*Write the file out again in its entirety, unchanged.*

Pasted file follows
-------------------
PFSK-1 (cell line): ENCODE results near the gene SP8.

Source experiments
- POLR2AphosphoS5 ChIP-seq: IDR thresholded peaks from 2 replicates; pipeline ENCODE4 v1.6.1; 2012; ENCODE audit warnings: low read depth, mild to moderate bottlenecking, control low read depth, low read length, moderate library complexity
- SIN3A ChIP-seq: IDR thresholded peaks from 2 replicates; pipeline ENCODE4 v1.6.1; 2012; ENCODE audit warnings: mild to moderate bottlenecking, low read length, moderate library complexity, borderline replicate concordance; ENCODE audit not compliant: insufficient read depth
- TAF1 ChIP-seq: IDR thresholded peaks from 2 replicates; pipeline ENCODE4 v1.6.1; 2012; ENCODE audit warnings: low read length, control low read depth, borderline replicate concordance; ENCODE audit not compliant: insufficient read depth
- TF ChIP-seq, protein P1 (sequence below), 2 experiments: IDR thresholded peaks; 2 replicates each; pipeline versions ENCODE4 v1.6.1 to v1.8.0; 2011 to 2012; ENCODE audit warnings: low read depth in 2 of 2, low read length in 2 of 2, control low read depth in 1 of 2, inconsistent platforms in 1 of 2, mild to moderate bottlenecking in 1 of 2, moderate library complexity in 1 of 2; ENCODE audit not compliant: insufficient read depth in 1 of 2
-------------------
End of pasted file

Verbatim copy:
PFSK-1 (cell line): ENCODE results near the gene SP8.

Source experiments
- POLR2AphosphoS5 ChIP-seq: IDR thresholded peaks from 2 replicates; pipeline ENCODE4 v1.6.1; 2012; ENCODE audit warnings: low read depth, mild to moderate bottlenecking, control low read depth, low read length, moderate library complexity
- SIN3A ChIP-seq: IDR thresholded peaks from 2 replicates; pipeline ENCODE4 v1.6.1; 2012; ENCODE audit warnings: mild to moderate bottlenecking, low read length, moderate library complexity, borderline replicate concordance; ENCODE audit not compliant: insufficient read depth
- TAF1 ChIP-seq: IDR thresholded peaks from 2 replicates; pipeline ENCODE4 v1.6.1; 2012; ENCODE audit warnings: low read length, control low read depth, borderline replicate concordance; ENCODE audit not compliant: insufficient read depth
- TF ChIP-seq, protein P1 (sequence below), 2 experiments: IDR thresholded peaks; 2 replicates each; pipeline versions ENCODE4 v1.6.1 to v1.8.0; 2011 to 2012; ENCODE audit warnings: low read depth in 2 of 2, low read length in 2 of 2, control low read depth in 1 of 2, inconsistent platforms in 1 of 2, mild to moderate bottlenecking in 1 of 2, moderate library complexity in 1 of 2; ENCODE audit not compliant: insufficient read depth in 1 of 2